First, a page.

If you have ever worked on an iOS app, you have definitely used
UINavigationController. It has been around since iOS 2 and is a fundamental component in UIKit. Yet, there is one very powerful API that you might not know about.
A common scenario in iOS development is modifying the stack of view controllers in a navigation stack, which managed by
UINavigationController. There are many reasons do to this. You might want to preload a set of view controllers, already drilled down to the Nth view controller. You might want to replace previous view controllers on the stack. You might want to gracefully pop back to the Nth view controller without having pop each view controller off the stack one by one. Or, you might want to continually replace the top view controller to prevent the user from navigating back.
I’ve worked on many iOS projects over the years and I’ve seen a lot hacks to accomplish modifying a navigation stack of view controllers. Often developers will reach for the
viewControllers property. But this API performs an abrupt replacement that is visually jarring. I’ve seen hacks around attempting to animate this gracefully, as well as trying to swap out the underlying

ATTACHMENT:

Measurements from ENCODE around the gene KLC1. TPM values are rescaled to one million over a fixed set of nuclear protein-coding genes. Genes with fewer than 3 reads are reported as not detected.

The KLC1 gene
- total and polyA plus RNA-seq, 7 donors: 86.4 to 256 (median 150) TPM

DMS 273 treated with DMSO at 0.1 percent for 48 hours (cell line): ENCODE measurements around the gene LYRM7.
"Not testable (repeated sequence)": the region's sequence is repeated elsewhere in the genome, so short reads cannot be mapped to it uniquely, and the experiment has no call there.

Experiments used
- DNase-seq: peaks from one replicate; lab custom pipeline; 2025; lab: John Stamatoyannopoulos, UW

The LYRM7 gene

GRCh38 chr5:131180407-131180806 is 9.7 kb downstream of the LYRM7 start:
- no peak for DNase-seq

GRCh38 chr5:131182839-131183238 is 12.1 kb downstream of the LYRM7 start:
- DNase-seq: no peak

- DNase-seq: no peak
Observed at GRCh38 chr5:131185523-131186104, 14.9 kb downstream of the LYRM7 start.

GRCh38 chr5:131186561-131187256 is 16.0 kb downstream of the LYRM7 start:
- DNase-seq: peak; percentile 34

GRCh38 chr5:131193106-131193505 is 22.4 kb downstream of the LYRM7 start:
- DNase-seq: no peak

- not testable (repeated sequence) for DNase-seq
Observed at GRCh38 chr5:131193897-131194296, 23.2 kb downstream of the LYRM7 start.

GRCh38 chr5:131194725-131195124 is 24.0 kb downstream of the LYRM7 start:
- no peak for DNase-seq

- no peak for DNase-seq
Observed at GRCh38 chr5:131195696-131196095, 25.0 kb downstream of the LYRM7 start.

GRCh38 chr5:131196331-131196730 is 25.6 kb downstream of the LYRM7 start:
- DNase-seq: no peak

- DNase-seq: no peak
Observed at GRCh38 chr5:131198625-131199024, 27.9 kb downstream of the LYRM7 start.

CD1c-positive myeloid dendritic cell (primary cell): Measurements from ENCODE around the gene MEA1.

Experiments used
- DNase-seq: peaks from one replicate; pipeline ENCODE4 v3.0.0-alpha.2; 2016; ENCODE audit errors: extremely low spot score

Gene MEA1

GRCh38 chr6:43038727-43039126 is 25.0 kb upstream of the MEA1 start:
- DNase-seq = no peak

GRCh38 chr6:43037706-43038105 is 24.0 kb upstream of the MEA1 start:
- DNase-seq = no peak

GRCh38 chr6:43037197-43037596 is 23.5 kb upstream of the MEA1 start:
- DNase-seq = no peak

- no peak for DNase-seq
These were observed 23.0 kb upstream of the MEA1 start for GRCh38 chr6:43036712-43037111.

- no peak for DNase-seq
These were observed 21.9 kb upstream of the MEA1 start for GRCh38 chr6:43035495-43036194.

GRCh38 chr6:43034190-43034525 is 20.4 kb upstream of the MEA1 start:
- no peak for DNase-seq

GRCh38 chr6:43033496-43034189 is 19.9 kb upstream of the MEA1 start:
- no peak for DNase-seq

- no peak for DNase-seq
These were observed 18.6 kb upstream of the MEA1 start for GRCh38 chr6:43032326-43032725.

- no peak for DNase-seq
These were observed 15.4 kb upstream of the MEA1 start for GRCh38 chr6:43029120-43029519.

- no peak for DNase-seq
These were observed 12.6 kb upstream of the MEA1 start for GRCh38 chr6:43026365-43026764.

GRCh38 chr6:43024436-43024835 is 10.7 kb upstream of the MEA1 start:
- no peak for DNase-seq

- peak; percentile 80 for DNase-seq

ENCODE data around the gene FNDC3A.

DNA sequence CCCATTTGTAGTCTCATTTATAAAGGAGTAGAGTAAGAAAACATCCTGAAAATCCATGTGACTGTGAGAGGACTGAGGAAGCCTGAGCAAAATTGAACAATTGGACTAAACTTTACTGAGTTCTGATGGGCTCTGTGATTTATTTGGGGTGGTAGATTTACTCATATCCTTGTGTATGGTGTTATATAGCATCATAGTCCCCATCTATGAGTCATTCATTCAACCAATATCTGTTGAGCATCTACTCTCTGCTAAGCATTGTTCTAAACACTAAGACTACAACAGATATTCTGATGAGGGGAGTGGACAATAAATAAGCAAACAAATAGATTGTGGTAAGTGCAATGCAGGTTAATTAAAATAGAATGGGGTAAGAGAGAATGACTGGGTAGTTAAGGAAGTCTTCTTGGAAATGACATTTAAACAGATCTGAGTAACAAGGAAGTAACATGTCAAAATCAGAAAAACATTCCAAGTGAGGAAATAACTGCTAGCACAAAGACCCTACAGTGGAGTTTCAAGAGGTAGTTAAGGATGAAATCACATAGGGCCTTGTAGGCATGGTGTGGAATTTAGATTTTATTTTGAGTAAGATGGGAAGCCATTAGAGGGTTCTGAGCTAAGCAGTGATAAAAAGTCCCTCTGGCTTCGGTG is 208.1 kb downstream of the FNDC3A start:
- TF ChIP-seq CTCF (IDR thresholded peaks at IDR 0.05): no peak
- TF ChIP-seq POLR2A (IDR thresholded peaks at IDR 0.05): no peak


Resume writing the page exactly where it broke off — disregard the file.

viewControllers after an artificial delay. Another approach is repeated calling
However, there’s one API that will gracefully handle all of the above for you and it has been around since iOS 3. What you want to use is
setViewControllers(_:animated:). The documentation reads:
Use this method to update or replace the current view controller stack without pushing or popping each controller explicitly. In addition, this method lets you update the set of controllers without animating the changes, which might be appropriate at launch time when you want to return the navigation controller to a previous state.
If animations are enabled, this method decides which type of transition to perform based on whether the last item in the items array is already in the navigation stack. If the view controller is currently in the stack, but is not the topmost item, this method uses a pop transition; if it is the topmost item, no transition is performed. If the view controller is not on the stack, this method uses a push transition. Only one transition is performed, but when that transition finishes, the entire contents of the stack are replaced with the new view controllers. For example, if controllers A, B, and C are on the stack and you set controllers D, A, and B, this method uses a pop transition and the resulting stack contains the controllers D, A, and B.
In other words,
setViewControllers(_:animated:) essentially performs a diff and will animate a push or pop animation as appropriate. This results in the stack of view controllers being replaced entirely transparently to the user — all they see is a normal push or pop animation, yet you have completely swapped out the underlying stack of view controllers.
I think this API is often overlooked — especially in Objective-C — because it looks like it is the same thing as the
viewControllers property. Perhaps a better name for this API would be
applyDiffWith(viewControllers:animated:). If you ever find yourself in one of the scenarios above, now you know which API to use!